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Former VP Bemba Expected to Leave DRC

Democratic Republic of Congo opposition leader Jean Pierre Bemba has talked about leaving the country, and recent reports say he could soon be flown to Portugal for health care. Bemba is in the South African Embassy in the capital Kinshasa, where he sought refuge when fighting broke out between his militia and Congolese army forces last week. Kari Barber has more from VOA's West and Central Africa bureau in Dakar.

While Congolese wait to learn whether former Vice President Bemba will be leaving the country, some analysts are expressing concern that Bemba's departure could hinder the development of a healthy political system, one that tolerates criticism and opposition.

Local journalist Eddy Isango says members of Bemba's party have confirmed they are negotiating for Bemba to leave the country.

Isango says Bemba may be looking for special permission to seek care in Portugal for an injury he suffered when he fell down stairs last winter. Isango says without a special visa issued by the Red Cross or another similar organization it is unlikely the government would allow Bemba to leave.

An arrest warrant was issued Friday for Bemba, accusing him of treason after his refusal to dissolve his militia and integrate it into the national forces, which led to two days of deadly clashes between the militia and the army in the capital.

Many of Bemba's guard are now said to have handed themselves over to be integrated into the army.

Bemba's leaving the country may be the best way to resolve the issues between Bemba and President Joseph Kabila, who defeated Bemba in the presidential elections last year, but analyst Muzong Kodi, who is with London-based think tank Chatham House, says it may not be the best for political growth of the DRC.

"This is no resolution at all," he said. "It may mark the beginning of the end of the opposition. There is no single individual in the opposition today that has the charisma of Mr. Bemba to lead the opposition."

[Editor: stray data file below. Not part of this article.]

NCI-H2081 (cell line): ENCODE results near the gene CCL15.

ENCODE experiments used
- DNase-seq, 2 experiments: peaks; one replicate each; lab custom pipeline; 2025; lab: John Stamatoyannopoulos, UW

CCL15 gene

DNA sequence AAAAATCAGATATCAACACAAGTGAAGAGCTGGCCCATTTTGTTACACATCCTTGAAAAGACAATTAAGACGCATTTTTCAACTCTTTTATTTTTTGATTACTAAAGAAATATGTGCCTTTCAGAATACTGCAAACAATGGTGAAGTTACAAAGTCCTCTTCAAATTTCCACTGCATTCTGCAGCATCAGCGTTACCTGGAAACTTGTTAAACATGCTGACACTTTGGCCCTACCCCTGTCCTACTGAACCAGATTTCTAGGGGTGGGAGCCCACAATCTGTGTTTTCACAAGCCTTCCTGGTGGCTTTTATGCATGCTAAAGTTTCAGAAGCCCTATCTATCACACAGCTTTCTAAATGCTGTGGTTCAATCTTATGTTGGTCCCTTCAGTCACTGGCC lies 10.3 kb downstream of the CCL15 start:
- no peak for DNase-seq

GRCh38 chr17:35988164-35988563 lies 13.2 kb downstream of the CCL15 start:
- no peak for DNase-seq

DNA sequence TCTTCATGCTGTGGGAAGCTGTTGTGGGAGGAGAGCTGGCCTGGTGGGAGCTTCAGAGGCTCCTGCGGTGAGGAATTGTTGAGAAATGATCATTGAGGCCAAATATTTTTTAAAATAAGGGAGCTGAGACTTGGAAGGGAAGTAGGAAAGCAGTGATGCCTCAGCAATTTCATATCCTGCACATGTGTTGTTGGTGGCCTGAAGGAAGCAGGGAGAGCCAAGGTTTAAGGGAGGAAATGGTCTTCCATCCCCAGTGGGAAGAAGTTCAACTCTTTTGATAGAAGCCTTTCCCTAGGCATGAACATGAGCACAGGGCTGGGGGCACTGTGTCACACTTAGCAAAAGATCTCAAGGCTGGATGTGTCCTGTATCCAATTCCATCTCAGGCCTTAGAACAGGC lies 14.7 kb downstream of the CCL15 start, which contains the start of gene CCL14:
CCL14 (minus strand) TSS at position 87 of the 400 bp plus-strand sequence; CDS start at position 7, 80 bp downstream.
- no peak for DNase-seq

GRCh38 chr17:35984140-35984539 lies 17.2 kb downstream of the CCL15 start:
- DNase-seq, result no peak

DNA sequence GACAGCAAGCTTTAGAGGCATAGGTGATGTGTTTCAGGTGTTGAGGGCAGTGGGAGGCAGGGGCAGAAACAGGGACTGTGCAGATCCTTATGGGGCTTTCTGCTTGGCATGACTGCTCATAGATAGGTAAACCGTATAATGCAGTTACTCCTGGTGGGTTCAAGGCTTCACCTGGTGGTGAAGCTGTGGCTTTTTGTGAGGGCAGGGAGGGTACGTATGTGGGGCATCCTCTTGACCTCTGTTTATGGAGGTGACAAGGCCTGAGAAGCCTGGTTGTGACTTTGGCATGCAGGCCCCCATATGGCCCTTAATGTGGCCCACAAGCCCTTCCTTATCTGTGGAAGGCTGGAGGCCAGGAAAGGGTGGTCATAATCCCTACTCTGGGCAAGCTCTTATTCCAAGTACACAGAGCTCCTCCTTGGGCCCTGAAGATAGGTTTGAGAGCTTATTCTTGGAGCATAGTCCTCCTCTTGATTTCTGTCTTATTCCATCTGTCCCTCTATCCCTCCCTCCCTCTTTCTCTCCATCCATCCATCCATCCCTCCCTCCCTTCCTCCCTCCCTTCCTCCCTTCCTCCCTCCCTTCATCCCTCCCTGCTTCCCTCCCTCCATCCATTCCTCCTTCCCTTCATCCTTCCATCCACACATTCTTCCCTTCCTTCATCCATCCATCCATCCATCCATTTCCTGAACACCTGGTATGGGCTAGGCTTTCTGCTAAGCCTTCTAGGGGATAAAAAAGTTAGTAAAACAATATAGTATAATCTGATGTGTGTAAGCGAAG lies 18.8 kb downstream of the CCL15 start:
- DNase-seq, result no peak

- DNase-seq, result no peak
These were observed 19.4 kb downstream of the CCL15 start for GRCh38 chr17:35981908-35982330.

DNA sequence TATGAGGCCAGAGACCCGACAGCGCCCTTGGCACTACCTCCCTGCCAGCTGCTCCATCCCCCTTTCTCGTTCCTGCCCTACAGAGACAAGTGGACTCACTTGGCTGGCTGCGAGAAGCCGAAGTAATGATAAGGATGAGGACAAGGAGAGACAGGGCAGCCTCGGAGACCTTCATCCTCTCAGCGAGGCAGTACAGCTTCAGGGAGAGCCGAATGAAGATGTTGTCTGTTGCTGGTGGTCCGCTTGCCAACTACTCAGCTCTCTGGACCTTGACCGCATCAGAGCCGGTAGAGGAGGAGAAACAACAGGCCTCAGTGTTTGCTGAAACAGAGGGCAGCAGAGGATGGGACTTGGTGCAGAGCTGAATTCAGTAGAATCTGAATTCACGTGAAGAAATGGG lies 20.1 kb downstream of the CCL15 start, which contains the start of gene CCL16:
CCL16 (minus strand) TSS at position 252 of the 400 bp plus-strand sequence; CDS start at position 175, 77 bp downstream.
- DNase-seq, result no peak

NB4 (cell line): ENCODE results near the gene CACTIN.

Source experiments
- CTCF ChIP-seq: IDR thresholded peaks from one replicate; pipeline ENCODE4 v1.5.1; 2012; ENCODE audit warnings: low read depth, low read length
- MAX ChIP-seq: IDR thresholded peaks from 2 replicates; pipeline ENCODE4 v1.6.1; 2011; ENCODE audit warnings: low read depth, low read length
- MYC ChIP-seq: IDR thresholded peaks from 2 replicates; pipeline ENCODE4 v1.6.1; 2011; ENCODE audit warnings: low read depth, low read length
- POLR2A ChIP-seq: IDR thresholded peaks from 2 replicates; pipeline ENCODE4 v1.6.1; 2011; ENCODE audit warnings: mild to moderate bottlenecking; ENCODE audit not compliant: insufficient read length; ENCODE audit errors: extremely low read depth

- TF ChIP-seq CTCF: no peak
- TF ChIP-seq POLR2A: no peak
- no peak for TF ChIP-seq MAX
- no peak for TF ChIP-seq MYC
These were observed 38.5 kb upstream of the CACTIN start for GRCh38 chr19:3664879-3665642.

Kodi says a vibrant opposition is necessary for the healthy development of the nation as a democracy.

He says he worries that some in Mr. Kabila's party would take advantage of the opposition's lack of leadership to weaken it as a political force.

Kodi says that Mr. Kabila and the international community will need to make a special effort to guarantee that all freedoms and rights are respected.

"So the future really depends on how much the international community puts pressure on President Kabila to give some room to the opposition and to uphold the freedom of expression that is enshrined in the constitution of the country," he added.

Earlier this week, European Union ambassadors condemned what they said was an excessive use of government power during the two days of fighting and called on Mr. Kabila's government to work to assure democracy and freedom of expression.

Michel Nourredine Kassa works with politicians and leaders in the Democratic Republic of Congo to establish dialogue and encourage ideas of power sharing. He says the idea of power sharing has been difficult for the politicians to accept.

"I think what has been plaguing the whole peace process in this country is some kind of a zero-sum gain logic," he explained. "Whereby if I win, I need to win totally and you need to lose totally."

Kassa says he has not given up hope that dialogue could bring the two parties together to work peacefully.

As a senator, Bemba is entitled to immunity from the charges against him, unless the parliament chooses to lift the immunity.